LOS ANGELES — The stretch of Western Avenue between Melrose Avenue and Beverly Boulevard could be described as many things — eclectic, busy, noisy, gritty, hot — but “desolate” is not one of them. Located smack in the center of LA, the strip sits at the intersection of three neighborhoods: East Hollywood, Hollywood, and Larchmont, representing the third, seventh, and 25th densest neighborhoods in LA County respectively, according to the Los Angeles Times’s Mapping LA project. Just to the south is Koreatown, the densest of all 265 neighborhoods. Tens of thousands of cars traverse the intersection of Melrose and Western daily, as do a constant stream of LA Metro buses.
Despite this reality, a persistent narrative suggests that the new residents of “Melrose Hill” — as press announcements touting the arrival of chic art spaces call it — have swooped in to revive an otherwise forgotten ghost town. In fact, “desolate” was precisely the word used to describe the area in a Vanity Fair article last month on the recent influx of galleries to the block, which drew immediate and sharp criticism from Angelenos who know better.
“I know the art world exists in a bubble, but this is insanely out of touch,” tweeted Steven Sharp, editor of UrbanizeLA. “Melrose Hill was ‘desolate’ until an art dealer and his ultra-rich friend arrived, bought up some buildings, and invited Owen Wilson to a party!”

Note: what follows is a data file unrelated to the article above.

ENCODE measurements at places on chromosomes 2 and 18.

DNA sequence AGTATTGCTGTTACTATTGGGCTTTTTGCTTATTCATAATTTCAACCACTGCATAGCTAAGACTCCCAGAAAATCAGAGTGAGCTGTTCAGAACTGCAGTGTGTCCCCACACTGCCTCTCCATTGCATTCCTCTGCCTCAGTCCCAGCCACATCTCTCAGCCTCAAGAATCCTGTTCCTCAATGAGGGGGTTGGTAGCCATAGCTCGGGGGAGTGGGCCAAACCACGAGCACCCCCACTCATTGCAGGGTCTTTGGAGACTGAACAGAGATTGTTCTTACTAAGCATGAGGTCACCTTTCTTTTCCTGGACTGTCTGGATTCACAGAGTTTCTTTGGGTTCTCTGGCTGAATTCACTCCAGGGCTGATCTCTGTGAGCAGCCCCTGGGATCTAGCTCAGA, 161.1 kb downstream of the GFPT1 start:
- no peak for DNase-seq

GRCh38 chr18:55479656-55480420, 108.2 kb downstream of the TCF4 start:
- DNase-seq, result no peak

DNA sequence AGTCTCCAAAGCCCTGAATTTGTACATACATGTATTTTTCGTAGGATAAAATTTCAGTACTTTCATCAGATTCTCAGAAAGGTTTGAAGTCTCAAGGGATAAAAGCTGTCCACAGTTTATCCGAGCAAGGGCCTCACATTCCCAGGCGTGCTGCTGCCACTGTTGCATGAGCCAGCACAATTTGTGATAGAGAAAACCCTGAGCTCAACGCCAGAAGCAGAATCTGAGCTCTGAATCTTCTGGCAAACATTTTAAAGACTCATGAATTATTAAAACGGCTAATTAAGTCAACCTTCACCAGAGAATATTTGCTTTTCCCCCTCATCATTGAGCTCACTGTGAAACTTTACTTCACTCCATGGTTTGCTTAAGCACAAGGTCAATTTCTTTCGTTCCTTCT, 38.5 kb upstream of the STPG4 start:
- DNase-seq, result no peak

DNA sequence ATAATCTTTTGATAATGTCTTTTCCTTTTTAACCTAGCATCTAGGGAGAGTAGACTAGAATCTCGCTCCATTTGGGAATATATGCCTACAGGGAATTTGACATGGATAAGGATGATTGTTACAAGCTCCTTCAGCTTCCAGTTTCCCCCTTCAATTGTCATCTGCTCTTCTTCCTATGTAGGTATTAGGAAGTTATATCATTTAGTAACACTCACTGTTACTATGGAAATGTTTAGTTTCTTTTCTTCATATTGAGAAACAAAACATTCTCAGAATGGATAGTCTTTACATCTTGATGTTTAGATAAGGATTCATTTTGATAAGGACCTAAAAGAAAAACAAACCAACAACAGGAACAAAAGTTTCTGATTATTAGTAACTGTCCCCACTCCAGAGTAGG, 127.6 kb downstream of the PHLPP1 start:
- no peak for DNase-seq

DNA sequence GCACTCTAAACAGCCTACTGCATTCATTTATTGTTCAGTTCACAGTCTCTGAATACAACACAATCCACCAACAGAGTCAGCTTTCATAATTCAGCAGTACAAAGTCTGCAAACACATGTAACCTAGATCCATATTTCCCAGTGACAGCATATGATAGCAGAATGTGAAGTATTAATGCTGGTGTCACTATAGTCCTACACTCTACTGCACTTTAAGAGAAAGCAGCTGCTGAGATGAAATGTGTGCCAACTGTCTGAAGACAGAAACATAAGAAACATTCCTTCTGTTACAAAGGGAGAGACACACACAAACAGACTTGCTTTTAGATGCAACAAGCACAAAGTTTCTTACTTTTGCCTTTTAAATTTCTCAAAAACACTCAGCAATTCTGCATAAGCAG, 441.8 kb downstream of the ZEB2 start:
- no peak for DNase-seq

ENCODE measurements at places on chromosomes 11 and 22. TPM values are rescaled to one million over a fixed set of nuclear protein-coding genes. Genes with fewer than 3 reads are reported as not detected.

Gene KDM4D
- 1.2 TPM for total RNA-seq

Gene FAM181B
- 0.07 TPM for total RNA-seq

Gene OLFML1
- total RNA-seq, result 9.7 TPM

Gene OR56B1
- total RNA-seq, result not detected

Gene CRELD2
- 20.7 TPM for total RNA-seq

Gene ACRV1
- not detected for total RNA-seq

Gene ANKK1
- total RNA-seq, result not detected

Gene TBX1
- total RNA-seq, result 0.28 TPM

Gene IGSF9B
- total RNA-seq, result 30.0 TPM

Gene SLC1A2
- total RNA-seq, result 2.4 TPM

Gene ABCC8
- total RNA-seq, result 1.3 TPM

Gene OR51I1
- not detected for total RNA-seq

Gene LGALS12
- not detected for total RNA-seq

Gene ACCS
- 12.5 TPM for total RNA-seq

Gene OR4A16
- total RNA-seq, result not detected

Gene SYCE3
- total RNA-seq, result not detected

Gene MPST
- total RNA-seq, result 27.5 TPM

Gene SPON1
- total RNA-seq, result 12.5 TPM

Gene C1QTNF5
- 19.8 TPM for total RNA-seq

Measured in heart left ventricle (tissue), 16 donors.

“‘Forgotten.’ Never mind that a lot of Brown people live in this neighborhood,” Los Angeles Times arts columnist Carolina Miranda tweeted in response to the article’s headline.
The phenomenon of a neighborhood being re-branded by developers, often aided by Google Maps, to present an area as a kind of ahistorical blank slate is nothing new. “How dare someone try to rob our culture, and try to act as if we were not here, and create a new name, a new reality as if the clock started when other people showed up?” State Senator-Elect Brian Benjamin exclaimed in 2017 in response to the attempted rebranding of part of New York City’s Harlem neighborhood as “SoHa.”
Local businesses reached by Hyperallergic listed their neighborhood as either Koreatown (Castle BBQ, Mesa Thai, and Meson Cafe) or East Hollywood (Tlayuda LA). When asked about the name Melrose Hill, an employee at California Cannabis Melrose, located near the gallery Morán Morán, replied, “No one calls it that. That’s what it says on the map, but I don’t hear anyone say ‘I’m going to Melrose Hill.’ There’s no fucking hill.”